rotifer n : minute aquatic multicellular organisms having a ciliated wheel-like organ for feeding and locomotion; constituents of freshwater plankton
The rotifers make up a phylum of microscopic and near-microscopic pseudocoelomate animals. They were first described by John Harris in 1696 (Hudson and Gosse, 1886). Leeuwenhoek is mistakenly given credit for being the first to describe rotifers but Harris had produced sketches in 1703. Most rotifers are around 0.1-0.5 mm long, and are common in freshwater throughout the world with a few saltwater species. Rotifers may be free swimming and truly planktonic, others move by inchworming along the substrate whilst some are sessile, living inside tubes or gelatinous holdfasts. About 25 species are colonial (e.g. Sinantherina semibullata), either sessile or planktonic.
Structure and formRotifers get their name (derived from Greek and meaning "wheel-bearer"; they have also been called wheel animalcules) from the corona, which is composed of several ciliated tufts around the mouth that in motion resemble a wheel. These create a current that sweeps food into the mouth, where it is chewed up by a characteristic pharynx (called the mastax) containing a tiny, calcified, jaw-like structure called the trophi. The cilia also pull the animal, when unattached, through the water. Most free-living forms have pairs of posterior toes to anchor themselves while feeding. Rotifers have bilateral symmetry and a variety of different shapes. There is a well-developed cuticle which may be thick and rigid, giving the animal a box-like shape, or flexible, giving the animal a worm-like shape; such rotifers are respectively called loricate and illoricate.
Like many other microscopic animals, adult rotifers frequently exhibit eutely - they have a fixed number of cells within a species, usually on the order of one thousand.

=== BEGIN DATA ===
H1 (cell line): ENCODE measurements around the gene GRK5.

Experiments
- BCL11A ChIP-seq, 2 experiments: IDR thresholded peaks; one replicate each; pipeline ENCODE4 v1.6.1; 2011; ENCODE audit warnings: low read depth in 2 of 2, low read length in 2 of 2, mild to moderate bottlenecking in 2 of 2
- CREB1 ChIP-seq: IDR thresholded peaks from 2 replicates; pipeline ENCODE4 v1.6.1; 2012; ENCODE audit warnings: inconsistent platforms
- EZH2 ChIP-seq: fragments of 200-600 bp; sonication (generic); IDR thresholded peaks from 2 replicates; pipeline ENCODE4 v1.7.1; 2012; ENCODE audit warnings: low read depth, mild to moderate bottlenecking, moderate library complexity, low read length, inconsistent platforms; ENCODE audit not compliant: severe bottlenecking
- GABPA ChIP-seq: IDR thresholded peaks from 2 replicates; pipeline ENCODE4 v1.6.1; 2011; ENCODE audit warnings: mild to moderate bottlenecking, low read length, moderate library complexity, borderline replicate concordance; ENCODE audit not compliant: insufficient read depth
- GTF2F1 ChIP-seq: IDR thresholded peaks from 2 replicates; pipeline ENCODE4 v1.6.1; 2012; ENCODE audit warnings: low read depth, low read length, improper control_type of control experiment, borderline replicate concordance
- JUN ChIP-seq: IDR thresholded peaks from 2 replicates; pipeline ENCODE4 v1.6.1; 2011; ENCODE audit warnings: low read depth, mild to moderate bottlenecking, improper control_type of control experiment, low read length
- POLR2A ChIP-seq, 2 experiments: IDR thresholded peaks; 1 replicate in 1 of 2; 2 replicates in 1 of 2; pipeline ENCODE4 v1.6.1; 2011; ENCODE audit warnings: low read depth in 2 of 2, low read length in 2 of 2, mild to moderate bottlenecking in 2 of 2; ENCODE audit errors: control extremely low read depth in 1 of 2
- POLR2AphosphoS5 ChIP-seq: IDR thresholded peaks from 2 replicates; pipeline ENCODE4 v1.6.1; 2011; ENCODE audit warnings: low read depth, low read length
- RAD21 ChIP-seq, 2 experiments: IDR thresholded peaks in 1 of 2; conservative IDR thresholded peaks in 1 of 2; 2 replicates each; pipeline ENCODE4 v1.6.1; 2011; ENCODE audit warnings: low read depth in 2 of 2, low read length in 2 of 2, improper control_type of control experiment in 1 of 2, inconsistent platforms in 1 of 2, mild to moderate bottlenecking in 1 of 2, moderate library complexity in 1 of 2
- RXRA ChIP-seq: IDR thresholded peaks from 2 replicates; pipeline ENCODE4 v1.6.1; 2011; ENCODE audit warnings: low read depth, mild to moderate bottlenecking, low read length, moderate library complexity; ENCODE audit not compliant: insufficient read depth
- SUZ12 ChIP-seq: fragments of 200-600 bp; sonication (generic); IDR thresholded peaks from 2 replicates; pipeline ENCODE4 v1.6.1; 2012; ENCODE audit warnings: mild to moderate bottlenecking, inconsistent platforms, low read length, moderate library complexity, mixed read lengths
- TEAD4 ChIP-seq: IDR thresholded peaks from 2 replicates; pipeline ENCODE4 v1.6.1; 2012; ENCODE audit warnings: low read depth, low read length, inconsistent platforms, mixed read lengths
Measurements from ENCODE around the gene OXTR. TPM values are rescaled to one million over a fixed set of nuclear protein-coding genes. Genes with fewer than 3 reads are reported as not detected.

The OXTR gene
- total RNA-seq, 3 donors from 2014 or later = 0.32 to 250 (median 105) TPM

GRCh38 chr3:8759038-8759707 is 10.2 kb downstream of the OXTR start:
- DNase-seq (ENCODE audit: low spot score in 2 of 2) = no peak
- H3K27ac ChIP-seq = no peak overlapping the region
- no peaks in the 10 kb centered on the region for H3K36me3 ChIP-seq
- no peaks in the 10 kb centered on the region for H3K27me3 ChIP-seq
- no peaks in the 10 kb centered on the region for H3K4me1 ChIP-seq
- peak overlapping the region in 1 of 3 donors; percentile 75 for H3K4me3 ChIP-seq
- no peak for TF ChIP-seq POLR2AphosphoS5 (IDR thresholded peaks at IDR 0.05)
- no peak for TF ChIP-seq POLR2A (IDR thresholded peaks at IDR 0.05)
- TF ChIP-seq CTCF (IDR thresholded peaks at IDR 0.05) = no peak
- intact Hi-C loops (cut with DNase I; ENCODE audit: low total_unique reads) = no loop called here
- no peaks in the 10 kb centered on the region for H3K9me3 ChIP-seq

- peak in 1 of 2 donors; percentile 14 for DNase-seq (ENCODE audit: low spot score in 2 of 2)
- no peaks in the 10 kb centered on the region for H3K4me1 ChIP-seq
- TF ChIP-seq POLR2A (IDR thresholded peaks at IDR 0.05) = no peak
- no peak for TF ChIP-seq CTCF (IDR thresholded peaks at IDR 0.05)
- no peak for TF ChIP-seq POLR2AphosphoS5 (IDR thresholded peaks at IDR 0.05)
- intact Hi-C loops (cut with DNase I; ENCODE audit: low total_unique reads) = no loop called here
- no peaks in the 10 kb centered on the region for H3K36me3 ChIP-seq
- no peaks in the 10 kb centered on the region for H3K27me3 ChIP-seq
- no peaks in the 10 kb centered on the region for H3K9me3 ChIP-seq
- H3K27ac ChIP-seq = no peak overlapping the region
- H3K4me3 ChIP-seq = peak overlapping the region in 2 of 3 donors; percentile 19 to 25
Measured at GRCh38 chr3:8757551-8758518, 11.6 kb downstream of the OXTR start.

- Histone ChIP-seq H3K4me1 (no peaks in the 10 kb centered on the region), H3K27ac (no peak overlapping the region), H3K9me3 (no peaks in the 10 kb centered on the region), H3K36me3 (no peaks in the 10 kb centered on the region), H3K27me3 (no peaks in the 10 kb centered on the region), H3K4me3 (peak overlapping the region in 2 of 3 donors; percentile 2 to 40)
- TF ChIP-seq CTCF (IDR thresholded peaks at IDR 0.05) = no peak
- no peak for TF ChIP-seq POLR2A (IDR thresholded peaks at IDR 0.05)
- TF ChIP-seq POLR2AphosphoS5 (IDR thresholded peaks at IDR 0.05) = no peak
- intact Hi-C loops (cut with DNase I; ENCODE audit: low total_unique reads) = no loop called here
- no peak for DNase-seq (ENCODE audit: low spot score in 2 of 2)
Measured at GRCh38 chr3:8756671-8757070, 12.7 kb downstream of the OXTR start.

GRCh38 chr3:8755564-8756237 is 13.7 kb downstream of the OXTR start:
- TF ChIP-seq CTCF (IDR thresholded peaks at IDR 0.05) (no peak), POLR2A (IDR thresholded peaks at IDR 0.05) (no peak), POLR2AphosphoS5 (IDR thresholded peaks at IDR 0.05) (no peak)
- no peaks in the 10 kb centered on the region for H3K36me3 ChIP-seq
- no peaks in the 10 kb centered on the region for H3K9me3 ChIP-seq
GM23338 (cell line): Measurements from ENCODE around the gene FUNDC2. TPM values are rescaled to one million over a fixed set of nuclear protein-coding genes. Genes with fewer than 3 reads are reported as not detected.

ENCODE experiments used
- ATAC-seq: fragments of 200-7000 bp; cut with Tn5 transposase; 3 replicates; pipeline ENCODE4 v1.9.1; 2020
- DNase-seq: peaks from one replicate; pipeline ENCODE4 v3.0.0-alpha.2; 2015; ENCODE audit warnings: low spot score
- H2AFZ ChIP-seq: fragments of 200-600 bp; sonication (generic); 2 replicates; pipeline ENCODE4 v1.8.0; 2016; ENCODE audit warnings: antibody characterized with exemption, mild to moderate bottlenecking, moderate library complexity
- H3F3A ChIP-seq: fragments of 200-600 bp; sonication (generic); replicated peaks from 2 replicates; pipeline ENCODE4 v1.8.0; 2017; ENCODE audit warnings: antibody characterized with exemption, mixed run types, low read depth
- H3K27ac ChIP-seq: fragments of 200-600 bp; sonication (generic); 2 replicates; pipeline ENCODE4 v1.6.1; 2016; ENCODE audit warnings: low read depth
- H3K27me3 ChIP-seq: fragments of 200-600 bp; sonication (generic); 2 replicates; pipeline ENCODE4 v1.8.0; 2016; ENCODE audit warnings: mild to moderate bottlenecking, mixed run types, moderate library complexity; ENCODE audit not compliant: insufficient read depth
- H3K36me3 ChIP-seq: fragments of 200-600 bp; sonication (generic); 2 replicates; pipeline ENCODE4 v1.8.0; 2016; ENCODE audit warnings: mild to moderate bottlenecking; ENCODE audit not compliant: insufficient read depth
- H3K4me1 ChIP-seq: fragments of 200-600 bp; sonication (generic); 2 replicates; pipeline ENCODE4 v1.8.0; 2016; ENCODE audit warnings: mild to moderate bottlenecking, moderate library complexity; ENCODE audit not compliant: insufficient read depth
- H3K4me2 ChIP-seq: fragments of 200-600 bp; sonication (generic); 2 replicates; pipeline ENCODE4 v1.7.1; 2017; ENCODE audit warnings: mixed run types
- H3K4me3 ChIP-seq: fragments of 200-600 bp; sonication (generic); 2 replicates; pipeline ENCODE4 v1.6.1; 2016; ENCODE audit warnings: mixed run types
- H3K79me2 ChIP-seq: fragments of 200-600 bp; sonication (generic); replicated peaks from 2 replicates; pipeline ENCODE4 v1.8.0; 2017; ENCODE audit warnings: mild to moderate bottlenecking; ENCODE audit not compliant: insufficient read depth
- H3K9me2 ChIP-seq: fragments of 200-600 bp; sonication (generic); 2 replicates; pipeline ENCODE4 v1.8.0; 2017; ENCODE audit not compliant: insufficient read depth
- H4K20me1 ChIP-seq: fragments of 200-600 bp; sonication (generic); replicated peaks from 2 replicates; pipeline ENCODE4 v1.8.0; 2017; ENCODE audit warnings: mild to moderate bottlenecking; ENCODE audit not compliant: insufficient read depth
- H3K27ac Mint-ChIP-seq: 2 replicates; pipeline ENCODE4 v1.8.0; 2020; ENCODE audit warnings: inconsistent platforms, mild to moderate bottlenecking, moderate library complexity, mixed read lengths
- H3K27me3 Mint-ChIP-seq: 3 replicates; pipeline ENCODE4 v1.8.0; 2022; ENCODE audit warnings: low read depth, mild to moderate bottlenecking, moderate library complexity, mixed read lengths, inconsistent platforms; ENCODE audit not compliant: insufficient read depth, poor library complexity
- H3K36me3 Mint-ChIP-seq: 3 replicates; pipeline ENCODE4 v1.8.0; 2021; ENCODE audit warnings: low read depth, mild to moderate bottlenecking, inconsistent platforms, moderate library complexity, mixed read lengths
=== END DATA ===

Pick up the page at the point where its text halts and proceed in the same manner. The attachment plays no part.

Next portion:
Males in the class Monogononta may be either present or absent depending on the species and environmental conditions. In the absence of males, reproduction is by parthenogenesis and results in clonal offspring that are genetically identical to the parent. Individuals of some species form two distinct types of parthenogenetic eggs; one type develops into a normal parthenogenetic female, while the other occurs in response to a changed environment and develops into a degenerate male that lacks a digestive system, but does have a complete male reproductive system that is used to inseminate females thereby producing fertilized 'resting eggs'. Resting eggs develop into zygotes that are able to survive extreme environmental conditions such as may occur during winter or when the pond dries up. These eggs resume development and produce a new female generation when conditions improve again. The life span of monogonont females varies from a couple of days to about three weeks.
Bdelloid rotifers are unable to produce resting eggs, but many can survive prolonged periods of adverse conditions after desiccation. This facility is termed anhydrobiosis, and organisms with these capabilities are termed anhydrobionts. Under drought conditions, bdelloid rotifers contract into an inert form and lose almost all body water; when rehydrated, however, they resume activity within a few hours. Bdelloids can survive the dry state for prolonged periods, with the longest well-documented dormancy being nine years. While in other anhydrobionts, such as the brine shrimp, this desiccation tolerance is thought to be linked to the production of trehalose, a non-reducing disaccharide (sugar), bdelloids apparently lack the ability to synthesise trehalose.
Bdelloid rotifer genomes contain two or more divergent copies of each gene, suggesting a long term asexual evolutionary history. Four copies of hsp82 are, for example, found. Each is different and found on a different chromosome excluding the possibility of homozygous sexual reproduction.
TaxonomyThere are about 2000 species of rotifers, divided into three classes, Monogononta, Bdelloidea, and Seisonidea. The parasitic Acanthocephala is closely related to these groups as well.
rotifer in Arabic: دولابية
rotifer in Catalan: Rotífer
rotifer in Czech: Vířníci
rotifer in Danish: Hjuldyr
rotifer in German: Rädertierchen
rotifer in Estonian: Keriloomad
rotifer in Spanish: Rotifera
rotifer in French: Rotifera
rotifer in Galician: Rotífero
rotifer in Croatian: Kolnjaci
rotifer in Italian: Rotifera
rotifer in Lithuanian: Verpetės
rotifer in Dutch: Raderdieren
rotifer in Japanese: 輪形動物
rotifer in Norwegian: Hjuldyr
rotifer in Norwegian Nynorsk: Hjuldyr
rotifer in Occitan (post 1500): Rotifera
rotifer in Polish: Wrotki (biologia)
rotifer in Portuguese: Rotífero
rotifer in Russian: Коловратки
rotifer in Slovak: Vírniky
rotifer in Finnish: Rataseläimet
rotifer in Swedish: Hjuldjur
rotifer in Vietnamese: Luân trùng
rotifer in Turkish: Tekerlekli hayvanlar
rotifer in Chinese: 轮形动物门